Unlocking the key (elements) to Japanese architecture

Lai Reyes - The Philippine Star
Unlocking the key (elements) to Japanese architecture
Artist’s Perspective of The Grand Midori Ortigas
Photo Release

MANILA, Philippines — From sleek, minimalist design to efficient construction methods, Japanese architecture is effortlessly elegant, varied yet functional. 

It’s no wonder why architects from around the globe yearn to learn and master the techniques used by their Japanese counterparts. 

But what is it that makes Japanese architecture—and homes in particular—so distinct, interesting and unique? 

In an effort to unlock the key (elements) to Japanese architecture, Federal Land Inc. recently hosted an architectural forum with Paul Noritaka Tange, the chairman and principal architect of the multi-awarded Tokyo-based firm Tange Associates, as key speaker. 

During the forum, Paul discussed the distinct attributes and techniques used in Japanese architecture and how, when fused with modern touches, it’s able to capture a locale’s sense of place, regardless of country or cultural orientation. 

Paul Noritaka Tange (left), chairman and principal architect of Tange Associates; Annette Gaddi-Liganor, architect and managing partner of GF & Partners Architects
Photo Release

He also shared insights from over three decades of experience in the field, and the things he learned from his iconic father, architect Kenzo Tange. 

Paul is the son of Tange Associates founder and 1987 Pritzker Laureate Kenzo Tange. The father-and-son tandem is highly esteemed in the industry. Paul and Kenzo were commissioned to build venues for the Tokyo Olympics, half a century apart. The late Tange built the 1964 Yoyogi National Stadium, while the younger launched the 2020 Tokyo Aquatics Center.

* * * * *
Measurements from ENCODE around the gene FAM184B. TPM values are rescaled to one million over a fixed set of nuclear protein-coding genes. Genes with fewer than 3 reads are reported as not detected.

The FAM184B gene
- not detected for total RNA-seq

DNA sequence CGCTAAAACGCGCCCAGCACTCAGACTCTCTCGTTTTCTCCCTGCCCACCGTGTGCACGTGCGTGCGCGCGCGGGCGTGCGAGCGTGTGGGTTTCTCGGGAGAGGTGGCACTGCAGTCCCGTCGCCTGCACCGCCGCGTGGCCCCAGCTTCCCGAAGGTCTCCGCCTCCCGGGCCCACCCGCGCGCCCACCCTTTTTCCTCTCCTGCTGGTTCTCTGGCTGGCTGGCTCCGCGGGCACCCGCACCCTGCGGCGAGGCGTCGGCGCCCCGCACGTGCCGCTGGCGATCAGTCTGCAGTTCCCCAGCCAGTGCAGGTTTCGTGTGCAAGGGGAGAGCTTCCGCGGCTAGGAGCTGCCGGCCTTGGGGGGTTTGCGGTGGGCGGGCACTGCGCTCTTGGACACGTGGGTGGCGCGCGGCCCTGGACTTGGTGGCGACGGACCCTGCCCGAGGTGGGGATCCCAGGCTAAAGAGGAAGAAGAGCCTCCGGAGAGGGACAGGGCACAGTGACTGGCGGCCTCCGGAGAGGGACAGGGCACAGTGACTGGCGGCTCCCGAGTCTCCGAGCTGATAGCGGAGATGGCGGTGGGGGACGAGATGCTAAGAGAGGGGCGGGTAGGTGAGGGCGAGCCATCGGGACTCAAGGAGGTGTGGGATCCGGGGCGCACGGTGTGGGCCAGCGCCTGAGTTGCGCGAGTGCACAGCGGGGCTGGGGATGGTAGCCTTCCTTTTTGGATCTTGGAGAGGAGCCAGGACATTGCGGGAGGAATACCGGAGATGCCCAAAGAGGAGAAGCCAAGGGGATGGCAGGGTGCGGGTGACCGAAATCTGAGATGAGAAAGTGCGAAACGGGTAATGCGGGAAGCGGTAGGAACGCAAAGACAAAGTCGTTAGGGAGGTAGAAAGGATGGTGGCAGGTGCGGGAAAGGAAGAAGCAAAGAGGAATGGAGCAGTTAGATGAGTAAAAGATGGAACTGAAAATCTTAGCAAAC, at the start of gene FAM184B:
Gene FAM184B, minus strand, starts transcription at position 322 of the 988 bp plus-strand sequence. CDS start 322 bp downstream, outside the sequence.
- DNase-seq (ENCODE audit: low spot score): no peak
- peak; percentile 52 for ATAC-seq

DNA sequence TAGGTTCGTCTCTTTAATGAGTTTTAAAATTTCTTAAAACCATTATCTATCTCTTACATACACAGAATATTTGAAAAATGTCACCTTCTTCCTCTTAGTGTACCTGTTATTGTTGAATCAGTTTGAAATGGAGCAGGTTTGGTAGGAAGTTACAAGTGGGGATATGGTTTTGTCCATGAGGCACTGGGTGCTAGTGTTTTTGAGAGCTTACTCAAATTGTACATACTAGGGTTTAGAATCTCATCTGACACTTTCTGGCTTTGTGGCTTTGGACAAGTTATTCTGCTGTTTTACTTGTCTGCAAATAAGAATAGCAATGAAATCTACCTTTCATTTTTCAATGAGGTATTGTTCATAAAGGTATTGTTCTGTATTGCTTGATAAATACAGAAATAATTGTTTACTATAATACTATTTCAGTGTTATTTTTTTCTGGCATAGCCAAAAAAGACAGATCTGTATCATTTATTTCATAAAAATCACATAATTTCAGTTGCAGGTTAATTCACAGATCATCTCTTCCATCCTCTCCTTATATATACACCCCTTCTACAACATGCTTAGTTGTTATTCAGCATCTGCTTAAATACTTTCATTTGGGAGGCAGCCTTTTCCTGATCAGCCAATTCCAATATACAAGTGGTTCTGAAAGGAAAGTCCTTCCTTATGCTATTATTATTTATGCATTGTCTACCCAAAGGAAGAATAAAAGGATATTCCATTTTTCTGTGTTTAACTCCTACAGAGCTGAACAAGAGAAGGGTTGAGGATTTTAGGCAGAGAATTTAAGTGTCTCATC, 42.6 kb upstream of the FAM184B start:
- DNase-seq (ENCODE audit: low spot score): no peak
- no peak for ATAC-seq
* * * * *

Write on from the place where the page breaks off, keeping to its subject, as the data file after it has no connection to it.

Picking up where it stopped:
Other notable projects by Tange Associates include the Tokyo Metropolitan Government Building and The Grand Midori Makati in the Philippines. 

Fusing Japanese architecture into Filipino

Part of Tange Associates’ mission is to understand or reinterpret Japanese culture in architecture to create something modern and new while maintaining its key features: simplicity and subtlety. 

Tange, the design consultant of Federal Land Inc.’s The Grand Midori Ortigas, shared that these features were echoed by the grid and weave patterns he used in his recent project. 

Artist's Perspective of The Grand Midori Ortigas' 2-Bedroom Unit
Photo Release

“For The Grand Midori Ortigas, the team’s idea was to create something different, something serene, something Japanese,” he enthuses. “The timeless simplicity of the grid gives a welcoming gesture, and this was our inspiration. We studied the urban scale, architectural scale, and human scale, so it feels right.”